I have been reading Bill Quigley’s letter to a law student over and over. It would make a great sermon about social justice and a purpose-filled life. Below is my shorter rewrite (1500 words from the original 8000 words):
Many come to law school because they want in some way to help the elderly, children, people with disabilities, undernourished people around the world, victims of genocide, or victims of racism, economic injustice, or religious persecution. Unfortunately, the experience of law school and the legal profession often dilute the commitment to social justice lawyering. In fact, research shows that two-thirds of the students who enter law school with these intentions do not end up employed in that work.
It pains me to say it, but justice is a counter-cultural value in our legal profession. Because of that, you must be different. You must swim upstream while others are on their way down. Unless you are serious about your direction, you will likely grow tired, float along, and end up downstream with the rest. We all grow tired at points and lose our direction. So we all need a purpose-filled life, and friends to help us along the way.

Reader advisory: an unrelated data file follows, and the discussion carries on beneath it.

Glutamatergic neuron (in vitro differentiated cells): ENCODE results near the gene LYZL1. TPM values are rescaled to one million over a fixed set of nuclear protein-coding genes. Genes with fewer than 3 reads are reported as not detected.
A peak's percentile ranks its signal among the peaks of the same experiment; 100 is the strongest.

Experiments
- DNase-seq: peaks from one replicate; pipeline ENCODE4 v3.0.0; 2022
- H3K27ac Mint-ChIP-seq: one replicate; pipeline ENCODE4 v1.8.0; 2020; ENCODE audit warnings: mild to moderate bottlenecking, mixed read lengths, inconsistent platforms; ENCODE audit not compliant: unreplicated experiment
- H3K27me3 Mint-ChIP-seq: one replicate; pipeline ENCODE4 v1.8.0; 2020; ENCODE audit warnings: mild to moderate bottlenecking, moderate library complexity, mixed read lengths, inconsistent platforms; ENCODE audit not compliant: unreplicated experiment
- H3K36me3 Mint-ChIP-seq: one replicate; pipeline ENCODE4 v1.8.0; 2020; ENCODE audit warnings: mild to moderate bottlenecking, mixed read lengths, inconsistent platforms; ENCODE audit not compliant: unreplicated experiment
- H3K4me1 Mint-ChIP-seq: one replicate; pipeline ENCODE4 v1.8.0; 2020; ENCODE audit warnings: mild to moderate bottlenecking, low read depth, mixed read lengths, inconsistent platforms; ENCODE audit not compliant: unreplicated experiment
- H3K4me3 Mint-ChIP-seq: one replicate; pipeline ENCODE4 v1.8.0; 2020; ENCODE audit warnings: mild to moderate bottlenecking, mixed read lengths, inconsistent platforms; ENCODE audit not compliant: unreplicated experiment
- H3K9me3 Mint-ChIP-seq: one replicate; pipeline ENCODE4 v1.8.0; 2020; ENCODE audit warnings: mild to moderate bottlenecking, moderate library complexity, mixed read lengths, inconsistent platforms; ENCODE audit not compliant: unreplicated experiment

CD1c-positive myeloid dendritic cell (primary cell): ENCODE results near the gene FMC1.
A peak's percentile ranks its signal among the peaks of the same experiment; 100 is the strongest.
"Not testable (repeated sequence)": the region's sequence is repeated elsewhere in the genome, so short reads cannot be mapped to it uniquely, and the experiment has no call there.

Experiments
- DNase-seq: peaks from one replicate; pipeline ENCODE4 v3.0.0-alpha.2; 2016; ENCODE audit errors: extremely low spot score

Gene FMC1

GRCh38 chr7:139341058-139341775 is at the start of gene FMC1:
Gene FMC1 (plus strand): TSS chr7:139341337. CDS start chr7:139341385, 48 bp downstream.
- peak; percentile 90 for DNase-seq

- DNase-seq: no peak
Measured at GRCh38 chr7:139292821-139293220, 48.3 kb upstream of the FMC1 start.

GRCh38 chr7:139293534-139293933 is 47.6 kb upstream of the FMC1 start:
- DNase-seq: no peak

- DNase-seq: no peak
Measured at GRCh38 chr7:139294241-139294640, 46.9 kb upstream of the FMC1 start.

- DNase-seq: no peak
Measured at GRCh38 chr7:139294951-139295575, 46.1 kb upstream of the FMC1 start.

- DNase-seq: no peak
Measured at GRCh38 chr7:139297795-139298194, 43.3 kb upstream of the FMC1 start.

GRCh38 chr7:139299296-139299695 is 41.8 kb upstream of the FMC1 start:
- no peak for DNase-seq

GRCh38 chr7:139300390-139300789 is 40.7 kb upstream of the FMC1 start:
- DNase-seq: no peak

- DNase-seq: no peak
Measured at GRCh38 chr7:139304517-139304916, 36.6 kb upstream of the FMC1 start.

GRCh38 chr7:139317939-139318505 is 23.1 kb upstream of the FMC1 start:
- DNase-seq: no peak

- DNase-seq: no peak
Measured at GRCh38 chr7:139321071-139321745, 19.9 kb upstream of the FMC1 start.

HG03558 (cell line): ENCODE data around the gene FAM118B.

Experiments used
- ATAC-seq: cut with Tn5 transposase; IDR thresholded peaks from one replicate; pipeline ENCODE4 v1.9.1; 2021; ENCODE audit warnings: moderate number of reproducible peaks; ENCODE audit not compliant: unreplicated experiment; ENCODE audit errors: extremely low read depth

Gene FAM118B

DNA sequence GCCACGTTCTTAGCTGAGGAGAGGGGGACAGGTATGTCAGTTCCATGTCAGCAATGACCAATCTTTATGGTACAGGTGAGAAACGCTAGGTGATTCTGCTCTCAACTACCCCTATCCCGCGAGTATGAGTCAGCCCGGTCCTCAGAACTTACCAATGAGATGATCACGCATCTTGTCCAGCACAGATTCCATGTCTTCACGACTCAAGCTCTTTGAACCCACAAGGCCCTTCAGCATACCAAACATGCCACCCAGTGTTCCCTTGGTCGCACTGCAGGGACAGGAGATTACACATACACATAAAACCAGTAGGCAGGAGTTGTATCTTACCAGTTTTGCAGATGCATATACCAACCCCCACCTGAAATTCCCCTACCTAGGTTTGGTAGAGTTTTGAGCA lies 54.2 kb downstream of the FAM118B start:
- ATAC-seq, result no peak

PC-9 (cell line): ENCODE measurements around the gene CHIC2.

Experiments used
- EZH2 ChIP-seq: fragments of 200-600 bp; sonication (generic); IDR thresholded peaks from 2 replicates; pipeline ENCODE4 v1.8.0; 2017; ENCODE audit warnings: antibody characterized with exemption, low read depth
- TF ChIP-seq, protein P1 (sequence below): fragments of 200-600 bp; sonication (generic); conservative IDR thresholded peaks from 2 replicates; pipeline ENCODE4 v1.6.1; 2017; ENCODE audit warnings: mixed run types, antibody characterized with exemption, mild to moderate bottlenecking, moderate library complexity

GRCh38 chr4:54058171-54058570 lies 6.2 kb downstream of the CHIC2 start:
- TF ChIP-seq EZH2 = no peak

The traditional marks of success are not good indicators for social justice advocates. Certainly, you hope for yourself what you hope for others – a good family, a home, good schools, a healthy life and enough to pay off those damn loans. You can achievable all these and still pursue social justice, but they demand that you be more creative, flexible and patient than those for whom money is the main yardstick.
Our profession certainly pays lip service to justice, and because we are lawyers we often sound eloquent. But everyone knows that justice is not the essence of the legal profession. Money is. Most legal work facilitates the transfer of money from one group to another. Sometimes taking from the poor and giving to the rich, or justifying injustices levied upon the weak by the strong. The actual message that pervades the legal profession is that justice work, if done at all, is done in the margins, after the real work is done.